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J Med Internet Res. 2014 Jul 10;16(7):e169. doi: 10.2196/jmir.3430.

The use of social media by state tobacco control programs to promote smoking cessation: a cross-sectional study.

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RTI International, Public Health Policy Research, Research Triangle Park, NC, United States.



The promotion of evidence-based cessation services through social media sites may increase their utilization by smokers. Data on social media adoption and use within tobacco control programs (TCPs) have not been reported.


This study examines TCP use of and activity levels on social media, the reach of TCP sites, and the level of engagement with the content on sites.


A cross-sectional descriptive study of state TCP social media sites and their content was conducted.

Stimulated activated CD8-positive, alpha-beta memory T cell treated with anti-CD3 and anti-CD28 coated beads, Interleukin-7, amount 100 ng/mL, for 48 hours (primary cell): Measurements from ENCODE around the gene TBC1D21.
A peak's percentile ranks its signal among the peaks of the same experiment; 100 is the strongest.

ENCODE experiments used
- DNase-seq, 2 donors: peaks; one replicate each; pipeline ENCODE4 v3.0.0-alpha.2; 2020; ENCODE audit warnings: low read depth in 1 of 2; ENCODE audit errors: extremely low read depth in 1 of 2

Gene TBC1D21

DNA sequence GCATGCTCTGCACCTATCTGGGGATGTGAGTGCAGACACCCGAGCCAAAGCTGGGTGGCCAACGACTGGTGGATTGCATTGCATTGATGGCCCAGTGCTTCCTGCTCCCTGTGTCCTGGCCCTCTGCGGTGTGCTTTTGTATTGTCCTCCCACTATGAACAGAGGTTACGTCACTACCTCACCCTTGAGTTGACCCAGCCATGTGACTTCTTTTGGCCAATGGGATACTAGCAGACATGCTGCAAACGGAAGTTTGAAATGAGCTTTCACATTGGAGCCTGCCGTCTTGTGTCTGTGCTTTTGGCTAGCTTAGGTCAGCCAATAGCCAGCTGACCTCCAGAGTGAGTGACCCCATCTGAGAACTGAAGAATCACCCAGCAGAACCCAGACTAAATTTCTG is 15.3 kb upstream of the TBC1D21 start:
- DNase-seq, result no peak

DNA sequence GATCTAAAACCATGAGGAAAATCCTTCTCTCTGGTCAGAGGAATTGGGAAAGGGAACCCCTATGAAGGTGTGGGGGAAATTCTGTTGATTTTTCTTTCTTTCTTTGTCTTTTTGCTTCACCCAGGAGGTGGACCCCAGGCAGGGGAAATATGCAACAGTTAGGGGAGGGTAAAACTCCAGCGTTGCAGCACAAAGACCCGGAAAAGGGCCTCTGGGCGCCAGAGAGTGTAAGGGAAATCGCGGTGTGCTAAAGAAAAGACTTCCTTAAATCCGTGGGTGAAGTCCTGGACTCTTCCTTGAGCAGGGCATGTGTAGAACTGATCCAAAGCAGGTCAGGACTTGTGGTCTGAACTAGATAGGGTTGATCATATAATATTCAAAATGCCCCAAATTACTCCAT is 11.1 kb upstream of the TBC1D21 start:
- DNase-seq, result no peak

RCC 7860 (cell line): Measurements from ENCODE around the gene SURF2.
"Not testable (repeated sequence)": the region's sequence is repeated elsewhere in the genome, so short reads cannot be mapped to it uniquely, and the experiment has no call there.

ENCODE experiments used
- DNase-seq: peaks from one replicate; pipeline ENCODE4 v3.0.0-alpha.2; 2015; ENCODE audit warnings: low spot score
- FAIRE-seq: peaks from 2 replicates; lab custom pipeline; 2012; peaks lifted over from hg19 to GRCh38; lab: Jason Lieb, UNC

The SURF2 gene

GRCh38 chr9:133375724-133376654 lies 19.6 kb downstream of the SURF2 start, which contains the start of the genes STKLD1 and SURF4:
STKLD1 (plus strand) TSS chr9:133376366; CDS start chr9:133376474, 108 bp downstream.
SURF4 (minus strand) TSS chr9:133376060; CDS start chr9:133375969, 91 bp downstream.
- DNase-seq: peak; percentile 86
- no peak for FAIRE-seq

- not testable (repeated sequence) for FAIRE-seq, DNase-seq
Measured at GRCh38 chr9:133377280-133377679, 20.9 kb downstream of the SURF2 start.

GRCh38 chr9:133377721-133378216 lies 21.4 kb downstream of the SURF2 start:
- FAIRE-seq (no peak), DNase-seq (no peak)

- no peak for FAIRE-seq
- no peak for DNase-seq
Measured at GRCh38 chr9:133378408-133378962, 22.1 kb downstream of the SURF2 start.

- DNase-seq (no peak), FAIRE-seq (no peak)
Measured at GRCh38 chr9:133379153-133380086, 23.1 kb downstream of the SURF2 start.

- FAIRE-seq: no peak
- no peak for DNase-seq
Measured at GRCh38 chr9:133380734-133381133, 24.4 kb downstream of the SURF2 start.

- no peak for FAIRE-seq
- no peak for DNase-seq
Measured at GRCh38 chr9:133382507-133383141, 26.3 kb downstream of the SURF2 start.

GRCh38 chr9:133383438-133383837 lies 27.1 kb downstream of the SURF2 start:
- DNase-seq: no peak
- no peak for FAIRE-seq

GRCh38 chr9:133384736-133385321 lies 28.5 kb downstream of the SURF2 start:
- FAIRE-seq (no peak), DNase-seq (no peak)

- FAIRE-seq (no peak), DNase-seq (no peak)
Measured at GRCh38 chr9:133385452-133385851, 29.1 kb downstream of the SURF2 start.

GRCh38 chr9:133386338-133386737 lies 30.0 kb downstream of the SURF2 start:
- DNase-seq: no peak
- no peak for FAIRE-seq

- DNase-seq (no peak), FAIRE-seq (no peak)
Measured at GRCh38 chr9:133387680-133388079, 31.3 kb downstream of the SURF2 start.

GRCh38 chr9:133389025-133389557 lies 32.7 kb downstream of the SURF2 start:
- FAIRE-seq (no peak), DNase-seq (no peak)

In 2013, 60% (30/50) of TCPs were using social media. Approximately one-quarter (26%, 13/50) of all TCPs used 3 or more social media sites, 24% (12/50) used 2, and 10% (5/50) used 1 site. Overall, 60% (30/50) had a Facebook page, 36% (18/50) had a Twitter page, and 40% (20/50) had a YouTube channel. The reach of social media was different across each site and varied widely by state. Among TCPs with a Facebook page, 73% (22/30) had less than 100 likes per 100,000 adults in the state, and 13% (4/30) had more than 400 likes per 100,000 adults. Among TCPs with a Twitter page, 61% (11/18) had less than 10 followers per 100,000 adults, and just 1 state had more than 100 followers per 100,000 adults. Seven states (23%, 7/30) updated their social media sites daily. The most frequent social media activities focused on the dissemination of information rather than interaction with site users. Social media resources from a national cessation media campaign were promoted infrequently.


The current reach of state TCP social media sites is low and most TCPs are not promoting existing cessation services or capitalizing on social media's interactive potential. TCPs should create an online environment that increases participation and 2-way communication with smokers to promote free cessation services.


mass media; public health; smoking; social media; tobacco

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